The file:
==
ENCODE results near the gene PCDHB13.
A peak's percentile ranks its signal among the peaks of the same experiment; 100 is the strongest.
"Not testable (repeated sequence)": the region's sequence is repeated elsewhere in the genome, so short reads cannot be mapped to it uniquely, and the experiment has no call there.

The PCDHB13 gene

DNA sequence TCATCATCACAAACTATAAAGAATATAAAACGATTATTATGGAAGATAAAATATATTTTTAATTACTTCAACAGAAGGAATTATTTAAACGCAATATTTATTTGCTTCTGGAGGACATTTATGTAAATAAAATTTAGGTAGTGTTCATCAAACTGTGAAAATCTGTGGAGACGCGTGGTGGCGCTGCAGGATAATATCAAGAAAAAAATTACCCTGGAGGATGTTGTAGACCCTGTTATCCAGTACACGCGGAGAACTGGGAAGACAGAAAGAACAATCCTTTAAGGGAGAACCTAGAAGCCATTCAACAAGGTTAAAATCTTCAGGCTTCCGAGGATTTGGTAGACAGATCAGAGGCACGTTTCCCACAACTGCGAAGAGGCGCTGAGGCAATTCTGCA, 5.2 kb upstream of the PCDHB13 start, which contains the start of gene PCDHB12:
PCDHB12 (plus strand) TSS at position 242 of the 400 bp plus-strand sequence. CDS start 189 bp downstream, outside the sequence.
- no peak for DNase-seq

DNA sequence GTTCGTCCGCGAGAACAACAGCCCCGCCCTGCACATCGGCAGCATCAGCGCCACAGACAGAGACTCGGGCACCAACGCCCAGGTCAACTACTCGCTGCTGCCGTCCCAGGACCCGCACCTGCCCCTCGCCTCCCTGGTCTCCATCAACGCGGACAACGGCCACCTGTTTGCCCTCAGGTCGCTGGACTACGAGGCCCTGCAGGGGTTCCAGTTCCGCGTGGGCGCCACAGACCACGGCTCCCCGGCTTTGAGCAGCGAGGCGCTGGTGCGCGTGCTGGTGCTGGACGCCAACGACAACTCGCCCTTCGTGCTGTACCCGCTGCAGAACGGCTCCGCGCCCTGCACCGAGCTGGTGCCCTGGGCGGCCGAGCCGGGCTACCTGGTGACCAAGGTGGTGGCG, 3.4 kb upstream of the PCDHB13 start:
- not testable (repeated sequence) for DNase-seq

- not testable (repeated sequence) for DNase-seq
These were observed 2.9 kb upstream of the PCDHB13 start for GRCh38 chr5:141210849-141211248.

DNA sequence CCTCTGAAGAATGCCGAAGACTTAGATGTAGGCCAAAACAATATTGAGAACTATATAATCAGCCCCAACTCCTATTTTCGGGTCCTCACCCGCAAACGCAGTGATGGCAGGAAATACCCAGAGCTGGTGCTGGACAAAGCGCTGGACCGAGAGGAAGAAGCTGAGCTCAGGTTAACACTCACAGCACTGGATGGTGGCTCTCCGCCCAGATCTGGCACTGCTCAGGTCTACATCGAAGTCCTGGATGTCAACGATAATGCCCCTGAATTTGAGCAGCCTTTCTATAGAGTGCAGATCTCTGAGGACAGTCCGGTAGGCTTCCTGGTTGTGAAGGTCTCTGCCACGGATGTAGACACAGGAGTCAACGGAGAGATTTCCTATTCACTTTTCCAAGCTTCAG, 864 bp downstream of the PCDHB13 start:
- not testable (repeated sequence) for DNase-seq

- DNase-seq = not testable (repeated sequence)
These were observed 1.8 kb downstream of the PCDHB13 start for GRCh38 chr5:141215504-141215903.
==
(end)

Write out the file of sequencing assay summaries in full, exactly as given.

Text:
ENCODE results near the gene PCDHB13.
A peak's percentile ranks its signal among the peaks of the same experiment; 100 is the strongest.
"Not testable (repeated sequence)": the region's sequence is repeated elsewhere in the genome, so short reads cannot be mapped to it uniquely, and the experiment has no call there.

The PCDHB13 gene

DNA sequence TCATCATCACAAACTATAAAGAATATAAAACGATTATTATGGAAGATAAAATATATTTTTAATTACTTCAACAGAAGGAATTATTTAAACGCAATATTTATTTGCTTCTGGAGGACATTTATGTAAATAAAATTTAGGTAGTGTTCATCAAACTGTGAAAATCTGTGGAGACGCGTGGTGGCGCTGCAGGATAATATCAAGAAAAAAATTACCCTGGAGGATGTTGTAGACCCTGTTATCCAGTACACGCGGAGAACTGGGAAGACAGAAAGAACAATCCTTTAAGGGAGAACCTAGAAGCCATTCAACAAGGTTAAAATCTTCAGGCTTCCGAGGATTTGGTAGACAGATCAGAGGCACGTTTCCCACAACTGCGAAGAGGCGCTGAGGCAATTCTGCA, 5.2 kb upstream of the PCDHB13 start, which contains the start of gene PCDHB12:
PCDHB12 (plus strand) TSS at position 242 of the 400 bp plus-strand sequence. CDS start 189 bp downstream, outside the sequence.
- no peak for DNase-seq

DNA sequence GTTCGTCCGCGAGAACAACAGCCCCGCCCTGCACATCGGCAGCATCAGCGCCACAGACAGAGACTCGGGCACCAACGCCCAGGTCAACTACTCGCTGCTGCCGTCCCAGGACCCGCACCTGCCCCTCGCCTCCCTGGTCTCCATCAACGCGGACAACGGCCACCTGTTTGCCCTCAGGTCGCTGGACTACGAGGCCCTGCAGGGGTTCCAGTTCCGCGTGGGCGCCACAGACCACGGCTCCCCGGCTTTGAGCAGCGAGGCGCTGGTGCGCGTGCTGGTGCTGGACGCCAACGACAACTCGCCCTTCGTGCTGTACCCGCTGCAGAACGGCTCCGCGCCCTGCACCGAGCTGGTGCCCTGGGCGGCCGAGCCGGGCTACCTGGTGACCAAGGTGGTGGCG, 3.4 kb upstream of the PCDHB13 start:
- not testable (repeated sequence) for DNase-seq

- not testable (repeated sequence) for DNase-seq
These were observed 2.9 kb upstream of the PCDHB13 start for GRCh38 chr5:141210849-141211248.

DNA sequence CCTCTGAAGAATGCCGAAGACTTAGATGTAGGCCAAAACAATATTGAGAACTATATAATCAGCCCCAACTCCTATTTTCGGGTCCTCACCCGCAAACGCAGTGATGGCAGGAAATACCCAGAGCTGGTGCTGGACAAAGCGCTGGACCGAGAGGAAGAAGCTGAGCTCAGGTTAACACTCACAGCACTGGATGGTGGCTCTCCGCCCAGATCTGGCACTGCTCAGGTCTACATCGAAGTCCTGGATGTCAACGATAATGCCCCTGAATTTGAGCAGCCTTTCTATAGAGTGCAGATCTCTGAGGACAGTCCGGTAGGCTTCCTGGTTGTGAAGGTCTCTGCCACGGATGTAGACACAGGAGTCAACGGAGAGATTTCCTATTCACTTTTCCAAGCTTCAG, 864 bp downstream of the PCDHB13 start:
- not testable (repeated sequence) for DNase-seq

- DNase-seq = not testable (repeated sequence)
These were observed 1.8 kb downstream of the PCDHB13 start for GRCh38 chr5:141215504-141215903.